Feb 20 2013
Dear Ms. St. George,
Years ago, after reading the DIK review for “A Century of American Romance” at AAR, I tracked down all twelve of the OOP books and read half of them. I can’t recall why I didn’t continue considering how good I thought those six were but, there you have it. Reading a more recent book on Chinese immigration to the US brought this book to mind and I hunted through my house until I found my copy for a reread. Given that you’ve also written under the name Maggie Osborne, anyone who’s not happy reading about the grimmer, grimier aspects of life should probably skip this one.
Lucie Kolska is fresh off the boat from Poland and has just successfully made her way through Ellis Island when she meets Jamie Kelly who’s only one week off a boat from Ireland. As they say in Poland, he’s been struck by “love’s elbow” at the sight of Lucie and knows this is the woman for him. Only problem is he doesn’t ask her name before they are parted and doesn’t learn it ’til after he takes on her brother in a fist fight arranged by a construction foreman to test whether or not Jamie will get a job there. He beats Stefan and thereby ruins his chances to be granted permission to call on Lucie.
Lucie starts her new life in NYC appalled at the tenement where she will live but determined to win her chance at the American Dream. She soon meets Stefan’s Polish fiancée, Greta and begins to settle into her new life. After weeks of looking, she gets a job as a laundress in a private home and is thrilled to be working 12 hours a day, six days a week to earn 80 cents a day. Kind of puts my job in perspective. The juicy gossip about her fellow servants and her employers – the daughter of the house is wearing lip color! – that she passes on to Greta is an American Upstairs Downstairs. Lucie’s wistful descriptions of the differences between the Roper mansion serve to contrast it to the squalid tenement they live in, with the beauty, sunshine and flowers making the two Polish women long for a little home of their own.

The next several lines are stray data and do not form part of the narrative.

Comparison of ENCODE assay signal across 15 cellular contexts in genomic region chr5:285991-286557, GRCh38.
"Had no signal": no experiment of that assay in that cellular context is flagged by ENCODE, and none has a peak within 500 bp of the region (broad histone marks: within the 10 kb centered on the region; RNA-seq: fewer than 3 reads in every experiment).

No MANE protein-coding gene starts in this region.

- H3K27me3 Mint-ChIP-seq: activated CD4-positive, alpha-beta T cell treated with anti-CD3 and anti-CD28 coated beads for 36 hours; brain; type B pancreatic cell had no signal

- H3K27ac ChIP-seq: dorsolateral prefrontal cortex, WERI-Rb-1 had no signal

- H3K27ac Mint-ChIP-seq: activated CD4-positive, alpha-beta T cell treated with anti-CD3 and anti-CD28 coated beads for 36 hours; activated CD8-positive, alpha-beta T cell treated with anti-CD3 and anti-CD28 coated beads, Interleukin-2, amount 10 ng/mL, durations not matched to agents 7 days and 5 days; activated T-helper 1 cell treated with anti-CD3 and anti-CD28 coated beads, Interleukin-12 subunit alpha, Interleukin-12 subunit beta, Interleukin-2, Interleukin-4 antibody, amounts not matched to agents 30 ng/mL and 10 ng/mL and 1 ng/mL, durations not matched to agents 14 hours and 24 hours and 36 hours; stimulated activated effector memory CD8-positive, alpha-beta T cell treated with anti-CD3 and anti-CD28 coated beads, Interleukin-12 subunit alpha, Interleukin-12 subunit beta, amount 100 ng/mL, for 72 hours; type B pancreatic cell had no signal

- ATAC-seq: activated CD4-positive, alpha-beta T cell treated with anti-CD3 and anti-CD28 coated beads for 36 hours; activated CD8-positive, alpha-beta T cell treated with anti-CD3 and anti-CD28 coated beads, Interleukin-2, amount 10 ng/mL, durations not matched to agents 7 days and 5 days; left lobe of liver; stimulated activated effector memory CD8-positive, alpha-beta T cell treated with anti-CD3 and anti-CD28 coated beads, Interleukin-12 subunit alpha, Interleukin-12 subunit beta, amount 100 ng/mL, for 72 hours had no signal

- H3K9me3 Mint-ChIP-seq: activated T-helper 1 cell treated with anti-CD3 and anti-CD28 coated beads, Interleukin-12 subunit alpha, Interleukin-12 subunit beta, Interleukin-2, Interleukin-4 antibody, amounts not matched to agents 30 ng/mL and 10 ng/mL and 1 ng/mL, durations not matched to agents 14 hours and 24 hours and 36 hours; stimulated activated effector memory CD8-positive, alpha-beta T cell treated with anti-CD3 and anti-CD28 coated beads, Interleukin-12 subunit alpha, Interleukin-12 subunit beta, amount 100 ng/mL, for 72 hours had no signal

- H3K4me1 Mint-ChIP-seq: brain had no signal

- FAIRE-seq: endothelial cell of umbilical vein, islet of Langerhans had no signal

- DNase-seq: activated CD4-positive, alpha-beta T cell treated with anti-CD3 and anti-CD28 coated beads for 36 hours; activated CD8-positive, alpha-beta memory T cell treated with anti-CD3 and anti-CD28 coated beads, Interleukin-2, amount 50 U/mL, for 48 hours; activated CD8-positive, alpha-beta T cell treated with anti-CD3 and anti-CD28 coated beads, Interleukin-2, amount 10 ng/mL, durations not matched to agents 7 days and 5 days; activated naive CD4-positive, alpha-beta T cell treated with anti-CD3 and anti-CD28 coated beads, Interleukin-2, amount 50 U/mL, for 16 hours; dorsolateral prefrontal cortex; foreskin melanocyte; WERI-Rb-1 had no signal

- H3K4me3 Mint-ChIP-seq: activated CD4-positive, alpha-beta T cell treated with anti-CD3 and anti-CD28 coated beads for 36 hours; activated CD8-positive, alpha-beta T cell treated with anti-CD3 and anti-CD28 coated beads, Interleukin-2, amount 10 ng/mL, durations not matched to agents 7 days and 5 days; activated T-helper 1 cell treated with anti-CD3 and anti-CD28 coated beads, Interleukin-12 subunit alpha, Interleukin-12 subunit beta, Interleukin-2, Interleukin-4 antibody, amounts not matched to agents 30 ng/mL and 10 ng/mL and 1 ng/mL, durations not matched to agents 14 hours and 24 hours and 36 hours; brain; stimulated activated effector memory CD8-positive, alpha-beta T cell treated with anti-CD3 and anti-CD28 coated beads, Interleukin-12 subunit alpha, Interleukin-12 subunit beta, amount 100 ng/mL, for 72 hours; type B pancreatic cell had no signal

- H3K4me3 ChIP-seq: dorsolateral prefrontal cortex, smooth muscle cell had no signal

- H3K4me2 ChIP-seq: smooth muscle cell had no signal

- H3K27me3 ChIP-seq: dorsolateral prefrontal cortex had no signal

<Meanwhile, Jamie Kelly hangs on to the backbreaking job he won for himself and continues to ask Stefan for permission to see Lucie but is continually denied. He doesn’t give up though and his patience and persistence is finally rewarded. I like the quiet determination Lucie shows in the face of her brother’s vehement resistance, challenging him to let go of the limitations of the old world in which a woman has no choice and embrace the freedoms of the new. Jamie certainly has no problems with Lucie’s intelligence and desire to learn about her new country and shepherds her around NYC on their stolen Tuesday evening dates. He won my approval by not only thinking she should have an opinion but caring about it too.
Fate isn’t always kind or fair to those trying for a piece of the American Pie and all the characters have to suffer advances and retreats in their efforts to have a better life. The trials and tribulations they go through tell much of the horrors of tenement life and the job situation of the poor at that time. There’s a lot of two steps forward, one and a half back. As I said, all the nitty-gritty of it is told. The story does earn major kudos from me because the means by which the Kolskas and Jamie win their part of the American dream also not only brings them all together but cements their final transition from the limitations of their old lives and into the possibilities of their new one.
But the story is also about the love of the two couples. Love so great that it endures through all the above misery. And miracle of miracles, the characters act true to the conduct of the day. No feisty heroines or bed hopping on the side though Jamie and Lucie do chastely fog some windows. Watching Jamie and Lucie fall in love is charming.
This is not always an easy book to read for the reasons I’ve mentioned already and one other that I won’t as it’s a mega-spoiler. Let’s just say I’m glad that we have OSHA now. I once got into a discussion about it with a friend who is married to a Pole and she had a few things to say about the background of the Polish characters as well as the names used in the story but perhaps these were change to avoid confusion for modern readers. Still, reading the book is worth the effort and I’m glad I did. B